Discovery Rules Different for Criminal Defense and Civil Litigators - Barth Daly
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Discovery Rules Different for Criminal Defense and Civil Litigators

Discovery rules are different for criminal defense lawyers than for civil attorneys.  The tactical advantages to the client can be enormous.  That’s why Kresta Daly has helped many civil litigators when their clients are facing criminal accusations.

The only discovery a criminal defense attorney is required to turn over is evidence the lawyer intends to use in their case in chief.   The broad general rule contained in the California Code of Civil Procedure that all relevant unprivileged information is discoverable if appears reasonably calculated to lead to the discovery of admissible evidence has no bearing in criminal cases or investigations. Ms. Daly can engage in broad investigations without having to worry about uncovering evidence harmful to the client.  She can produce only beneficial information to a client’s civil attorney, law enforcement or the court.

Consider the possibilities when, parallel to a business dispute where a client and his former business partner end their business relationship.  The former partners are fighting over who owns customer lists, designs for future products, etc.  when one partner accuses the other of possession of child pornography on a work computer. Ms.  Daly can have a polygraph conducted.  Polygraphs are not typically admissible in court.  Law enforcement, including many district attorneys, consider polygraph results when deciding whether or not to file charges.  Favorable polygraph results can positively influence civil court judges when a judge is trying to decide whether or not to issue an injunction the early stages of litigation.

Ms. Daly conducts the polygraph without telling the Family law attorney the polygraph is going forward.  If the polygraph results are positive Ms. Daly turns the results over to law enforcement and to the family law lawyer.   If the results are unfavorable Ms. Daly never tells anyone about the polygraph.

Ms. Daly might have the same dad undergo a psychological evaluation.  Through years and years of research, psychologists have developed links between specific personality disorders common to people who commit offenses against children as well as many other kinds of criminal conduct.  These profiles are widely accepted by psychologists, law enforcement and courts.  Ms. Daly uses relies on a small group of highly respected forensic psychologists to perform her evaluations.  Different evaluators have different expertise.  While one psychologist is well suited to conducting evaluations where sex crimes are alleged, a different evaluator might be better suited when domestic violence allegations are made and third evaluator is best suited to accusation involving fraud or financial crimes.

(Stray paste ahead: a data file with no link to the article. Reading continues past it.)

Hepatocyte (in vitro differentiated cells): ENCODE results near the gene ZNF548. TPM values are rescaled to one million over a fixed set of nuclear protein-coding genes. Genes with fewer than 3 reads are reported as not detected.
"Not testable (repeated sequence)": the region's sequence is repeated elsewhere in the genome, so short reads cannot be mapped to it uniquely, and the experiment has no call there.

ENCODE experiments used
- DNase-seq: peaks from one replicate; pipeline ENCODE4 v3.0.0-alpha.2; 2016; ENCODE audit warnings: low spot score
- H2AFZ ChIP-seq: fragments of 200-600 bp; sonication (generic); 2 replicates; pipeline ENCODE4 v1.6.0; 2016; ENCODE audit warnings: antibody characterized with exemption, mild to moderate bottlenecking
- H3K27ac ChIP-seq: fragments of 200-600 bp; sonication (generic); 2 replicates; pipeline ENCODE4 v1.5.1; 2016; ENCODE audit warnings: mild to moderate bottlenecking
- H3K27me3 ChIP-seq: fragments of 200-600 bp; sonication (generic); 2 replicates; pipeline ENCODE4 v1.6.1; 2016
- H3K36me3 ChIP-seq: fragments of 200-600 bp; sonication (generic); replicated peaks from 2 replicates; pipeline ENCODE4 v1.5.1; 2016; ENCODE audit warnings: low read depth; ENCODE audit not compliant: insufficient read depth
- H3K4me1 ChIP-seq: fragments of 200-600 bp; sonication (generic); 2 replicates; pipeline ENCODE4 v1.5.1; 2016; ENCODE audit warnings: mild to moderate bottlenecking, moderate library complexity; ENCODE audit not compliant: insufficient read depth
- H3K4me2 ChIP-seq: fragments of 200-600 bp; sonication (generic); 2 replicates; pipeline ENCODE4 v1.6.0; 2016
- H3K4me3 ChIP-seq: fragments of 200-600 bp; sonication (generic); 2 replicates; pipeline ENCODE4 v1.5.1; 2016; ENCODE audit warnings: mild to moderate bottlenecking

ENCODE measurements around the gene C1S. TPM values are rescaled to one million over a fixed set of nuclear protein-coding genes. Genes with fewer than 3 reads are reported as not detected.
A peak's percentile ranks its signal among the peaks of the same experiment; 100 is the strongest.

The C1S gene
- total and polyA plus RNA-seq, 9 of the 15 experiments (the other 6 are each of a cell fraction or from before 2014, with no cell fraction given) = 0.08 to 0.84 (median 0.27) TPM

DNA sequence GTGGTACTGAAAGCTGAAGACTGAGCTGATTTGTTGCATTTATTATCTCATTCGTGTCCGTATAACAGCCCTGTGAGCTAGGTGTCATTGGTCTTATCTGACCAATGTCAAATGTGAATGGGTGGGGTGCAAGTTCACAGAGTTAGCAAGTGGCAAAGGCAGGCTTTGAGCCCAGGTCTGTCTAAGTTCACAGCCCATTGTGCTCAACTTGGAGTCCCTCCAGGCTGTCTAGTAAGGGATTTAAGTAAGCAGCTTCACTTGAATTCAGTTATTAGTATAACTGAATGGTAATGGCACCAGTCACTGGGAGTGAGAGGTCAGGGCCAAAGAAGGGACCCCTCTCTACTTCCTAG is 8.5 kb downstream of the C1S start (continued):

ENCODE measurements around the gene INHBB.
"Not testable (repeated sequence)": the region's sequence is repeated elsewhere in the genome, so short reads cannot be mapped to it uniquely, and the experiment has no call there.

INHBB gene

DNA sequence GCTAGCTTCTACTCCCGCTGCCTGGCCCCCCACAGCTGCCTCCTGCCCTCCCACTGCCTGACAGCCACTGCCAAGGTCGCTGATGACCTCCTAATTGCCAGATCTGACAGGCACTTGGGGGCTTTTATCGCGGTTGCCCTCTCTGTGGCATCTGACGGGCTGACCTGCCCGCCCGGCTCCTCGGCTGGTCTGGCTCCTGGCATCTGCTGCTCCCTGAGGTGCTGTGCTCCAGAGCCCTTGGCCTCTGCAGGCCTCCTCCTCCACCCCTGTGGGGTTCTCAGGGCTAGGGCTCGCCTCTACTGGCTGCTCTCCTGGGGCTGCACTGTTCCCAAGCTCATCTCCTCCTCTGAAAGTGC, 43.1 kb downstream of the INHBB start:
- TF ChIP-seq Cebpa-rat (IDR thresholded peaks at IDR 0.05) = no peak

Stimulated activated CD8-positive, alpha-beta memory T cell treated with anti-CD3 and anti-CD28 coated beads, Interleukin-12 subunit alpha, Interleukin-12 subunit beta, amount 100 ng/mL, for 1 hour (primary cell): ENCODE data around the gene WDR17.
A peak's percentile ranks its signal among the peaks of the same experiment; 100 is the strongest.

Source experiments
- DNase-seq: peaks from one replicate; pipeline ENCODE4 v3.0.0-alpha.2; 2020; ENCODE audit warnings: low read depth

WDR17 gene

If the evaluations are positive and the dad does not suffer personality disorders common to people who view child pornography the results are turned over to law enforcement and the civil attorneys.  On the other hand, if the results are unfavorable Ms. Daly has no legal or ethical obligation to produce them to anyone.  On the contrary, as a criminal defense attorney, Ms. Daly has an ethical obligation not to produce information which would be harmful to her client.  This is a win-win for the client. Ms. Daly can conduct an aggressive investigation and only produce those results which are favorable which can then be used by the civil attorneys.

In one case in which Ms. Daly’s client was accused of possessing child pornography in connection with a business dispute the government provided a mirror of her client’s hard drive.  Ms. Daly brought in an expert not only in computer forensics but also someone who advises foreign governments on computer and internet security.  Her expert was able to explain why and how the client could have been set-up by those who had motive and opportunity to frame her client.

With 15 years of experience and more than 45 jury trials in state and federal court Ms. Daly has built an unparalleled network of experts she can call on to build the best possible defense for her clients.   While Ms. Daly builds a defense to assist her client in preventing or defending criminal charges she can also share beneficial information with co-counsel.  Because criminal defense lawyers have totally different discovery obligations the information Ms. Daly develops can provide the client with the best possible result in their family law action as well.

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